Canada’s population has grown from 3.5 million in 1867 to more than 35 million as we approach our 150th birthday in 2017. Looking ahead, how many Canadians will there be at the next anniversary, or even in 2100?
Population is more than just a fact or a trivia question—demographics are perhaps the most potent force shaping the country’s future. An aging population will have significant implications for the Canadian economy and long-term policy planning. As the baby boomers move into retirement, economic growth will slow—while costs for public services health care and Old Age Security will increase significantly.
An increase in immigration levels is one of the options available to governments to potentially offset the negative effect of an aging population on the economy. The federal government’s Advisory Council on Economic Growth itself has made increasing annual immigration levels from 300,000 per year to 450,000 over the next five years.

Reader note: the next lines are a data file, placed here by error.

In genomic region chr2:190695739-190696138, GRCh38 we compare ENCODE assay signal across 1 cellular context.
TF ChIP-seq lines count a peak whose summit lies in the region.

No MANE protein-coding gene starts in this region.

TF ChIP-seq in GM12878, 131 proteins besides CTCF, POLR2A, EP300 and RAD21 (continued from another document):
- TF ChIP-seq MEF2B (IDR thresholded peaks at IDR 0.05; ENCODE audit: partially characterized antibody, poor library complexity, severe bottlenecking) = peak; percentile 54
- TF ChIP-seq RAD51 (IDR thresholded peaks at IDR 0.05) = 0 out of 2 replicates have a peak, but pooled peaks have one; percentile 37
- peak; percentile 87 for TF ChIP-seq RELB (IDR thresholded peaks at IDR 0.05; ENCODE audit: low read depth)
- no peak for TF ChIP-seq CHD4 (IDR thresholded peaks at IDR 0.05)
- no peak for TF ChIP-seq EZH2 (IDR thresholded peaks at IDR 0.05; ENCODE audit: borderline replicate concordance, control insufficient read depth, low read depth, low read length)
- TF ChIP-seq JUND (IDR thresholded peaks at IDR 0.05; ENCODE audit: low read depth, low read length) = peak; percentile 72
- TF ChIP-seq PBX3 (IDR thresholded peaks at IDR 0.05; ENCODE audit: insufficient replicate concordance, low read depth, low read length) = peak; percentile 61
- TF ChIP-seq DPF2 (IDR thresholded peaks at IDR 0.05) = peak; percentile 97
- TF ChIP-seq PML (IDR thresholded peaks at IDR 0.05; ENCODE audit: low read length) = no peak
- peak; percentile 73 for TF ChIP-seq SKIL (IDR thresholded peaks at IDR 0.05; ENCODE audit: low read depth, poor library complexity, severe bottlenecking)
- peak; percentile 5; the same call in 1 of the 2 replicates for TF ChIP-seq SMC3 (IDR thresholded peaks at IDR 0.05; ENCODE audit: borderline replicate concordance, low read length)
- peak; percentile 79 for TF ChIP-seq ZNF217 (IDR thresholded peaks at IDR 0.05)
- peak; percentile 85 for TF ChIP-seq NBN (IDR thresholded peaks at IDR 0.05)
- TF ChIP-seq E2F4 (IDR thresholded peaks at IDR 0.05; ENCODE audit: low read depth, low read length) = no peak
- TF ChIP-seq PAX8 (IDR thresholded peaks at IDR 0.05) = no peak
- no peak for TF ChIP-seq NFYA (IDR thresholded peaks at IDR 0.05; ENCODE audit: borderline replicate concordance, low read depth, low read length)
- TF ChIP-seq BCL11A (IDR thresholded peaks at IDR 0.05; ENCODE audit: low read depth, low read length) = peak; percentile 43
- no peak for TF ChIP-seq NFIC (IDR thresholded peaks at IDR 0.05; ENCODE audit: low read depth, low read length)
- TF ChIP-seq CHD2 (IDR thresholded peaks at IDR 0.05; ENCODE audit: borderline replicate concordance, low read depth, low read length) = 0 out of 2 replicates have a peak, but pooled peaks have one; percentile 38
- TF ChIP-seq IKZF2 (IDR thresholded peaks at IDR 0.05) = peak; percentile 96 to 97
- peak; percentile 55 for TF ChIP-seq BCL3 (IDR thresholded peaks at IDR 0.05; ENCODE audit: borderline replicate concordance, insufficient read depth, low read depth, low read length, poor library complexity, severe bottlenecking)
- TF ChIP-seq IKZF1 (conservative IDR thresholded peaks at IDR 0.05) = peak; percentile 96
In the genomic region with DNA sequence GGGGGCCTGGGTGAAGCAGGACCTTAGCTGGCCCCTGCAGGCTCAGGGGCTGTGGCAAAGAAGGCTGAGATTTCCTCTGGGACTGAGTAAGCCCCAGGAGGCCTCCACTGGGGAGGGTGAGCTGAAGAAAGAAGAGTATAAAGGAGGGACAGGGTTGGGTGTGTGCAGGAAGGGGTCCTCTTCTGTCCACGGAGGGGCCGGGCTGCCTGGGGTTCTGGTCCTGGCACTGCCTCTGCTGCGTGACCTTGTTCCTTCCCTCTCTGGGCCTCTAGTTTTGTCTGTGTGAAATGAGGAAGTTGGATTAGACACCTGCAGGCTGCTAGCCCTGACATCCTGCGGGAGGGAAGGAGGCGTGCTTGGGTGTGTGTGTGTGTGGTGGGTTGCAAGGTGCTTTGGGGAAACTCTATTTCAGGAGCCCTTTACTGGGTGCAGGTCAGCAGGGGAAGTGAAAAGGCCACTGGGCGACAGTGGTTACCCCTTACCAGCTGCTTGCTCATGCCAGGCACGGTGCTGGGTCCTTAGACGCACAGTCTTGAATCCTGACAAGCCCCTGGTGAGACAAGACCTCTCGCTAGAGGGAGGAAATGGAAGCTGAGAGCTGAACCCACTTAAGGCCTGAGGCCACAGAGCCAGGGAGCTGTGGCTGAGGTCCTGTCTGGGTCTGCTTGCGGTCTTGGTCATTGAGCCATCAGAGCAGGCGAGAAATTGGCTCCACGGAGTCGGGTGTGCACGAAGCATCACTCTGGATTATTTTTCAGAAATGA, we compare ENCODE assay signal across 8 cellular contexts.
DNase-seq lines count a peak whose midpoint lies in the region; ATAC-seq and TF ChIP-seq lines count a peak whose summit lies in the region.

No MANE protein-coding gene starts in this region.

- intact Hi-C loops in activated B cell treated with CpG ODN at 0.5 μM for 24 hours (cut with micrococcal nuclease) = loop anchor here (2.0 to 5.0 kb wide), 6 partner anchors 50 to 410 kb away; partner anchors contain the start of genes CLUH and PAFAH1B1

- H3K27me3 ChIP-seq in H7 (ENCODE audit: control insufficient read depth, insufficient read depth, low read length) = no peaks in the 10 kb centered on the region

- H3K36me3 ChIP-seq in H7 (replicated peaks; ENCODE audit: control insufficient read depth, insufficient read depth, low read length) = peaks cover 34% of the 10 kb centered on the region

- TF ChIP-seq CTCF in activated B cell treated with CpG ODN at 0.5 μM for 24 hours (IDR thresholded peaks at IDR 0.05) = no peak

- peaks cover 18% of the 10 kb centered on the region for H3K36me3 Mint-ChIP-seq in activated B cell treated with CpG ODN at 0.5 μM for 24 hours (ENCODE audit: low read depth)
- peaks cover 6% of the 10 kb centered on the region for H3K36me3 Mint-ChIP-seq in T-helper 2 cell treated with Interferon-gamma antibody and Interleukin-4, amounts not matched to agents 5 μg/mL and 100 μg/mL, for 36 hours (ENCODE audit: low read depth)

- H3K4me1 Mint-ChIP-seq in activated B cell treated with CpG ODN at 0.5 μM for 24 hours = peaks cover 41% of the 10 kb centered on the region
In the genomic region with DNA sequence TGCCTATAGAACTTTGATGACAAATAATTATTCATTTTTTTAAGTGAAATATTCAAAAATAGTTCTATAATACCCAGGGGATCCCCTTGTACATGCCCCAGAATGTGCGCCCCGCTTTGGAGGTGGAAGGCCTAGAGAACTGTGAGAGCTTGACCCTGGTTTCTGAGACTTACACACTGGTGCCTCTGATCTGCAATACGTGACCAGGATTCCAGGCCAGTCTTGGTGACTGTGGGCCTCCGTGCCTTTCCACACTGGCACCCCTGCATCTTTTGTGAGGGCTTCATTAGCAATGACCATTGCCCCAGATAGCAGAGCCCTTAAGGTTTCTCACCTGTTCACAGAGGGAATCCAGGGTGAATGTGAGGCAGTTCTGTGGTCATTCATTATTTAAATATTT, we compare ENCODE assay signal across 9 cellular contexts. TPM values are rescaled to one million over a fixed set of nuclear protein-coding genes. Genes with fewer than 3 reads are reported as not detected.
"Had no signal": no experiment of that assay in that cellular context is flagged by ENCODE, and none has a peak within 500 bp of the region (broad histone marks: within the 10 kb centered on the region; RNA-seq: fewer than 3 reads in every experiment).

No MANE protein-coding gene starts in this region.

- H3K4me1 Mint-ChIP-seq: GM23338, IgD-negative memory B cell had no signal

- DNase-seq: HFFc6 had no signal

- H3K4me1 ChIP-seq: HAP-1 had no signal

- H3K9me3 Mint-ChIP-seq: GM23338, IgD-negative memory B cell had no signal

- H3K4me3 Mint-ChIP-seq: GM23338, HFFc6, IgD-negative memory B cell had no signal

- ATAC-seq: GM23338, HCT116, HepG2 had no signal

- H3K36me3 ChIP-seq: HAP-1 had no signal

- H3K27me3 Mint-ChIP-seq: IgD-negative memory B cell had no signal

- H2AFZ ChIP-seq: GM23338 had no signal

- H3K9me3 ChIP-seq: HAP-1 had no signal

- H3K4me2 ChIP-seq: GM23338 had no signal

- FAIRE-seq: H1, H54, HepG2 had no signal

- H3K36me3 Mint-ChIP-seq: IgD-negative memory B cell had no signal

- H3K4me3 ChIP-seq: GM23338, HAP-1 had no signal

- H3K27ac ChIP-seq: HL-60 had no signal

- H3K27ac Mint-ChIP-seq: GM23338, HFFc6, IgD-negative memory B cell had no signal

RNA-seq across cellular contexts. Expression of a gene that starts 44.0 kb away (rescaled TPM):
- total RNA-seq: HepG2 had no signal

In this 60 minute webinar, Matthew Stewart will describe how different levels of immigration could shape Canada’s demographic and economic future, including:
- Canada’s overall population—could there be 100 million Canadians by 2100?
- Long-term economic outlook due to demographic change—how much growth does immigration add to the Canadian economy over time?
- Impact of demographic change on public spending—does a higher population increase or decrease the amount required to fund health and social services?
This webinar is based on research conducted by The Conference Board of Canada. The analysis generates long-term population scenarios based on differing assumptions centred on immigration and fertility rates. These assumptions shape the size and age structure of the population, which affects the outlook for the Canadian economy and, in turn, governments’ fiscal resources to pay for public spending programs.